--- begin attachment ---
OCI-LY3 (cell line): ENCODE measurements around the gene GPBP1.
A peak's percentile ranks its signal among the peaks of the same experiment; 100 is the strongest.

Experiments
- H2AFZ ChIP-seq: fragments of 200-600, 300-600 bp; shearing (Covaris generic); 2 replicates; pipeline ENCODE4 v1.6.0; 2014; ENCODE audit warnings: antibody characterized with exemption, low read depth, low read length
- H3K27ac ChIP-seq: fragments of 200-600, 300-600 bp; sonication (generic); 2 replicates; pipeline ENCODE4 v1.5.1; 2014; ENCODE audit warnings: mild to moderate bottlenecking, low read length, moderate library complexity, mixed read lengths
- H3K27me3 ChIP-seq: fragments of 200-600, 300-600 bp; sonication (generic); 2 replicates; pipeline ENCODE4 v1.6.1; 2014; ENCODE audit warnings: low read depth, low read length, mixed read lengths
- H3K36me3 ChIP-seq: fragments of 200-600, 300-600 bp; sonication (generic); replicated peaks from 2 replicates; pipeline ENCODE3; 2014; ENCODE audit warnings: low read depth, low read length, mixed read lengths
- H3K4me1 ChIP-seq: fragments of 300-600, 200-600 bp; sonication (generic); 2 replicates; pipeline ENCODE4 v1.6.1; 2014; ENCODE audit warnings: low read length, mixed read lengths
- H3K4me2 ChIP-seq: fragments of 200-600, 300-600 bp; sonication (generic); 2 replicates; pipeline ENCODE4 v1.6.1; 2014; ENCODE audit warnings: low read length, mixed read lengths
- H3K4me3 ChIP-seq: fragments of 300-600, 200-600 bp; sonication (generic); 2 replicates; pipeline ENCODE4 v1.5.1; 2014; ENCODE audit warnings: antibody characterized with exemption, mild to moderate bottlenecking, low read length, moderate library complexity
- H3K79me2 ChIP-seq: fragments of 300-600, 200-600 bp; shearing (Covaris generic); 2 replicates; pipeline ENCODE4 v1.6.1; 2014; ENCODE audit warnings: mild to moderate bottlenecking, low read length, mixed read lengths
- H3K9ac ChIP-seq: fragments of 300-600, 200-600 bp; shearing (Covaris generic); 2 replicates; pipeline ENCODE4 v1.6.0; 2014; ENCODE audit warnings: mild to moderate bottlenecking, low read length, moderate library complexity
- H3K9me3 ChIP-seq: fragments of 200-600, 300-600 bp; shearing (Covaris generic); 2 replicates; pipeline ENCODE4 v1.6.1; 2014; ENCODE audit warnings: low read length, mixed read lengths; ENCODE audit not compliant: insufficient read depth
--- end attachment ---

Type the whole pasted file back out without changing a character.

OCI-LY3 (cell line): ENCODE measurements around the gene GPBP1.
A peak's percentile ranks its signal among the peaks of the same experiment; 100 is the strongest.

Experiments
- H2AFZ ChIP-seq: fragments of 200-600, 300-600 bp; shearing (Covaris generic); 2 replicates; pipeline ENCODE4 v1.6.0; 2014; ENCODE audit warnings: antibody characterized with exemption, low read depth, low read length
- H3K27ac ChIP-seq: fragments of 200-600, 300-600 bp; sonication (generic); 2 replicates; pipeline ENCODE4 v1.5.1; 2014; ENCODE audit warnings: mild to moderate bottlenecking, low read length, moderate library complexity, mixed read lengths
- H3K27me3 ChIP-seq: fragments of 200-600, 300-600 bp; sonication (generic); 2 replicates; pipeline ENCODE4 v1.6.1; 2014; ENCODE audit warnings: low read depth, low read length, mixed read lengths
- H3K36me3 ChIP-seq: fragments of 200-600, 300-600 bp; sonication (generic); replicated peaks from 2 replicates; pipeline ENCODE3; 2014; ENCODE audit warnings: low read depth, low read length, mixed read lengths
- H3K4me1 ChIP-seq: fragments of 300-600, 200-600 bp; sonication (generic); 2 replicates; pipeline ENCODE4 v1.6.1; 2014; ENCODE audit warnings: low read length, mixed read lengths
- H3K4me2 ChIP-seq: fragments of 200-600, 300-600 bp; sonication (generic); 2 replicates; pipeline ENCODE4 v1.6.1; 2014; ENCODE audit warnings: low read length, mixed read lengths
- H3K4me3 ChIP-seq: fragments of 300-600, 200-600 bp; sonication (generic); 2 replicates; pipeline ENCODE4 v1.5.1; 2014; ENCODE audit warnings: antibody characterized with exemption, mild to moderate bottlenecking, low read length, moderate library complexity
- H3K79me2 ChIP-seq: fragments of 300-600, 200-600 bp; shearing (Covaris generic); 2 replicates; pipeline ENCODE4 v1.6.1; 2014; ENCODE audit warnings: mild to moderate bottlenecking, low read length, mixed read lengths
- H3K9ac ChIP-seq: fragments of 300-600, 200-600 bp; shearing (Covaris generic); 2 replicates; pipeline ENCODE4 v1.6.0; 2014; ENCODE audit warnings: mild to moderate bottlenecking, low read length, moderate library complexity
- H3K9me3 ChIP-seq: fragments of 200-600, 300-600 bp; shearing (Covaris generic); 2 replicates; pipeline ENCODE4 v1.6.1; 2014; ENCODE audit warnings: low read length, mixed read lengths; ENCODE audit not compliant: insufficient read depth